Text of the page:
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Moore v. State

Court of Appeals of Mississippi

June 26, 2018

MICHAEL BERNARD MOORE A/K/A MICHAEL B. MOORE A/K/A MICHAEL MOORE A/K/A MICHAEL BANARD MOORE APPELLANT
v.
STATE OF MISSISSIPPI APPELLEE

          DATE OF JUDGMENT: 09/14/2016

          HARRISON COUNTY CIRCUIT COURT, FIRST JUDICIAL DISTRICT, HON. CHRISTOPHER LOUIS SCHMIDT JUDGE:

          ATTORNEY FOR APPELLANT: WILLIAM STACY KELLUM III

          ATTORNEY FOR APPELLEE: OFFICE OF THE ATTORNEY GENERAL BY: LAURA HOGAN TEDDER

          BEFORE LEE, C.J., GREENLEE AND TINDELL, JJ.

          GREENLEE, J.

         ¶1. On October 17, 2011, Michael Bernard Moore pled guilty to statutory rape and was sentenced by the Harrison County Circuit Court to thirty years in the custody of the Mississippi Department of Corrections (MDOC). Moore filed a motion for post-conviction relief (PCR) in 2016, which the circuit court dismissed. The circuit court determined that the motion was procedurally barred and Moore was not entitled to any relief for his claims. Finding no error, we affirm.

         BACKGROUND

         ¶2. On July 26, 2010, Moore was indicted on the charges of statutory rape in violation of Mississippi Code Annotated section 97-3-65(1) (Supp. 2007) and the touching of a child for lustful purpose in violation of Mississippi Code Annotated section 97-5-23(1) (Rev. 2006). On October 17, 2011, Moore pled guilty to Count One, statutory rape, in the Circuit Court of Harrison County, Mississippi. The circuit court sentenced him to thirty years in the custody of the Mississippi Department of Corrections (MDOC), with ten years suspended and twenty years to serve, followed by five years of post-release supervision. Moore was further ordered to pay a $2, 000 fine, to be paid at a rate of $50 per month. Moore's sentence also required that he register as a sexual offender and have no further contact with the victim.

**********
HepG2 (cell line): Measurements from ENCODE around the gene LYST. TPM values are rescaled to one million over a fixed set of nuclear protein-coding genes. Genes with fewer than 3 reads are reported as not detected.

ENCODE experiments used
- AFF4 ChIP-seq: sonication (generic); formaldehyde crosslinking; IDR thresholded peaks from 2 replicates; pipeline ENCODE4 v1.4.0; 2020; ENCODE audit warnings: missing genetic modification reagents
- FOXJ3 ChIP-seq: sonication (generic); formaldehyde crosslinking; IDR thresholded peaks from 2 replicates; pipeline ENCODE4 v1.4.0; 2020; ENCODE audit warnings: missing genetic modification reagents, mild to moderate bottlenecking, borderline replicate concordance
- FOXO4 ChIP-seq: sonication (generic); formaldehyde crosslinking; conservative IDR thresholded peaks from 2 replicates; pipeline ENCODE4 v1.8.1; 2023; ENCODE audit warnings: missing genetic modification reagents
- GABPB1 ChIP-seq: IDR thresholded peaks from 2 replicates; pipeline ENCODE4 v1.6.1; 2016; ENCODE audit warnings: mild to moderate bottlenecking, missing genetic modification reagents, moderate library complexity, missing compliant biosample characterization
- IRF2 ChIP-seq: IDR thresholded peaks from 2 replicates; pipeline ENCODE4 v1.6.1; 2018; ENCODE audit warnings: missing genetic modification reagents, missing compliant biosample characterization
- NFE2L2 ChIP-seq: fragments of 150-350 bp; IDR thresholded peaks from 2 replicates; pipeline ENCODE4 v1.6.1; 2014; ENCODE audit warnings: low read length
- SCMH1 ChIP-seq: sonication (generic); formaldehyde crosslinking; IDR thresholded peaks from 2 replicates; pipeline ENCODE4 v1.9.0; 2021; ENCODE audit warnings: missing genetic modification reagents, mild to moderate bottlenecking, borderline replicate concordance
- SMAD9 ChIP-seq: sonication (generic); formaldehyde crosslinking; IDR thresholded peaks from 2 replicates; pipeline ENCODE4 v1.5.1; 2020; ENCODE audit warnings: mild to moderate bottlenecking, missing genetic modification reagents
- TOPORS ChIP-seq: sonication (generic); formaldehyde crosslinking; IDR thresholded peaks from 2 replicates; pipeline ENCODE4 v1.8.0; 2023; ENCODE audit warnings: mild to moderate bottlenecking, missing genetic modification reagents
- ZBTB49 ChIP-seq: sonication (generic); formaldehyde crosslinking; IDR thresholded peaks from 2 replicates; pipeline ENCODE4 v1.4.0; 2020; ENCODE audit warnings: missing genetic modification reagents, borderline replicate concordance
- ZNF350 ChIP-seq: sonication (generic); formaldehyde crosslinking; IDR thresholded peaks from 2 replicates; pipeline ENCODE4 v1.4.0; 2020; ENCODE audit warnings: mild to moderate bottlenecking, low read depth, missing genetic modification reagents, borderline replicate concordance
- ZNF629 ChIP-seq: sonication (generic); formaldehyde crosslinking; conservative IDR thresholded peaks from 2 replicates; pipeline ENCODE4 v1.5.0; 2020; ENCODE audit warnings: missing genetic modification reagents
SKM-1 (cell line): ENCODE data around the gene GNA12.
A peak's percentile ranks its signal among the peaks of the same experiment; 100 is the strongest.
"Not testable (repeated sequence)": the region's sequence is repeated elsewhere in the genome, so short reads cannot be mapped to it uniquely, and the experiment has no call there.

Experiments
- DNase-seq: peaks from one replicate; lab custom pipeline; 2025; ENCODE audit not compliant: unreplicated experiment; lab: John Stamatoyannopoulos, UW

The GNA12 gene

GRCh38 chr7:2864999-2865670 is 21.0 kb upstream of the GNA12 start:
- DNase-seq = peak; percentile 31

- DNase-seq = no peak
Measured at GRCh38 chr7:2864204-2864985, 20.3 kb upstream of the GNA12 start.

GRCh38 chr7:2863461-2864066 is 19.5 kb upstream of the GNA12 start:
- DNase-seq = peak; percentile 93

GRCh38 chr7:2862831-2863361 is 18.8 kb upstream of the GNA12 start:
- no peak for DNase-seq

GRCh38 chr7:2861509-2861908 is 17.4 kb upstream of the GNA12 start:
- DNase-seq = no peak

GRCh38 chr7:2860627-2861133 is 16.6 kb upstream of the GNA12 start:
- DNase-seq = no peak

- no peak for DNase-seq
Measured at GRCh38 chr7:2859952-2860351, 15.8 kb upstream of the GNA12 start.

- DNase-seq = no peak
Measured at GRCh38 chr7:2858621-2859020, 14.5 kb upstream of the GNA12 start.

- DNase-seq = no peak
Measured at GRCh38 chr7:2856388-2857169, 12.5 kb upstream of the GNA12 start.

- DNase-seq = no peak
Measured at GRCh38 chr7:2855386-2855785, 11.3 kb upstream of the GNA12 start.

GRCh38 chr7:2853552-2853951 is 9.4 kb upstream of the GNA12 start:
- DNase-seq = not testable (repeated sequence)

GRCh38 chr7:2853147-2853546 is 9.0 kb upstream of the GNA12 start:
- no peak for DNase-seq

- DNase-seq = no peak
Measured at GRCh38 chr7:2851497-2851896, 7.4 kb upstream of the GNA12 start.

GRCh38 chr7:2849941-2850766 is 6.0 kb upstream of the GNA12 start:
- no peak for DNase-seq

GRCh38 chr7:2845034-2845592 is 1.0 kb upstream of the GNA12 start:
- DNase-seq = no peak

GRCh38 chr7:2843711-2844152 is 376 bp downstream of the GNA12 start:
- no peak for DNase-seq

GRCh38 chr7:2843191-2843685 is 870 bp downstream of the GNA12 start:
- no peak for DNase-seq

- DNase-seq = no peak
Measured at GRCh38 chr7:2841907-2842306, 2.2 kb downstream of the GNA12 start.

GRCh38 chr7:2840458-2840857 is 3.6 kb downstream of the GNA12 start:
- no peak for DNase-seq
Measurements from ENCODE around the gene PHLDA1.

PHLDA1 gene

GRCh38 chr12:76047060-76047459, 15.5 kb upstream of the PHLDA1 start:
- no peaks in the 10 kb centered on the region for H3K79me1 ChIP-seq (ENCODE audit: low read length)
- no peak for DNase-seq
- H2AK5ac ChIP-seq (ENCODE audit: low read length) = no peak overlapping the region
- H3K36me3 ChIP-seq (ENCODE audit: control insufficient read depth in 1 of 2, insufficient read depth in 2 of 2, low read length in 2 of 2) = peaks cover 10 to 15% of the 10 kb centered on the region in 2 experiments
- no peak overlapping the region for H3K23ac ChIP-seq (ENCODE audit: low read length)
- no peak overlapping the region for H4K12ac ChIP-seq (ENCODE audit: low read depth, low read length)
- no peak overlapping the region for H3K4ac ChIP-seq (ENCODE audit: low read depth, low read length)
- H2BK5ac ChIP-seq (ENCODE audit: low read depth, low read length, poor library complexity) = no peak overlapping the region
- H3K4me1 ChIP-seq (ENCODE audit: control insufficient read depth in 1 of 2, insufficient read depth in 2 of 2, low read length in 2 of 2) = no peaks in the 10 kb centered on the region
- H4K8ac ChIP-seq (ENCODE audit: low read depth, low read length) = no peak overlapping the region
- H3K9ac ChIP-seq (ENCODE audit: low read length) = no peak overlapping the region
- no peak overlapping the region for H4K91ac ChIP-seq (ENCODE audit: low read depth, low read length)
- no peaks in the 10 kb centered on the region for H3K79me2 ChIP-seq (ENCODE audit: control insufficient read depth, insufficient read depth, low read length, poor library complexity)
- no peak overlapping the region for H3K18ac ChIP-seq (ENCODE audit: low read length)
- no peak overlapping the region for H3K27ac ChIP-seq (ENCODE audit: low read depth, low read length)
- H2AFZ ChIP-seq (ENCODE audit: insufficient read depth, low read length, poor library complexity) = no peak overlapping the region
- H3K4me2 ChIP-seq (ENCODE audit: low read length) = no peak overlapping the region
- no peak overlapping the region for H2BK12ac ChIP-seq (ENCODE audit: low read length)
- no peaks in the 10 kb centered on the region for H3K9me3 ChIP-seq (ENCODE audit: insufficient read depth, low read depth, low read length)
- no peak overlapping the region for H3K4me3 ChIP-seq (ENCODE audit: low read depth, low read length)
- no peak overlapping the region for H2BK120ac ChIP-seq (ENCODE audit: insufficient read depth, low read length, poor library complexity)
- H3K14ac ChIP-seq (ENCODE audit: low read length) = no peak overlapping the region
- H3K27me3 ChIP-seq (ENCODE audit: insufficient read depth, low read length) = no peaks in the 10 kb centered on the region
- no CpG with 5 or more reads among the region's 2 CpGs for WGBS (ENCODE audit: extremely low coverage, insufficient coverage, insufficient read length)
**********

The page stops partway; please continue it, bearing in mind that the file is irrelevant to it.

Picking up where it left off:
¶3. On July 1, 2016, Moore filed a PCR motion. The motion asserted several errors, including invalidity of the indictment, lack of subject matter jurisdiction, ineffective assistance of counsel, and double jeopardy. The trial court dismissed Moore's motion without an evidentiary hearing, concluding Moore's claims did not except his motion from the three-year statutory bar. On appeal, Moore raises the following issues: lack of jurisdiction, ineffective assistance of counsel, lack of capacity to enter a guilty plea, and dismissal without an evidentiary hearing.

         STANDARD OF REVIEW

         ¶4. A trial court may summarily dismiss a PCR motion "[i]f it plainly appears from the face of the motion, any annexed exhibits and the prior proceedings in the case that the movant is not entitled to any relief . . . ." Miss. Code Ann. § 99-39-11(2) (Rev. 2015). The summary dismissal of a defendant's PCR motion will be affirmed "if [he] fails to demonstrate a claim procedurally alive substantially showing the denial of a state or federal right." Salter v. State, 184 So.3d 944, 948 (¶10) (Miss. Ct. App. 2015) (citing White v. State, 59 So.3d 633, 635 (¶4) (Miss. Ct. App. 2011)). When reviewing a trial court's denial or dismissal of a PCR motion, we will only disturb the trial court's decision if the trial court abused its discretion and the decision was clearly erroneous. However, we review the trial court's legal conclusions de novo. Hughes v. State, 106 So.3d 836, 838 (¶4) (Miss. Ct. App. 2012).

         ¶5. When a defendant pleads guilty to an offense, the corresponding motion for post- conviction relief must be filed within three years after entry of the judgment of conviction. Miss. Code Ann. § 99-39-5(2) (Rev. 2015). Moore's motion is time-barred, as he pled guilty in 2011 and filed his PCR motion in 2016, well after the three-year statute of limitations. Nevertheless, we will address the merits of Moore's appeal to determine whether he meets any exceptions to the procedural bar. See § 99-39-5(2)(a)-(b) (statutory exceptions to the time-bar); Rowland v. State, 42 So.3d 503, 507 (ΒΆ12) (Miss. 2010) ...


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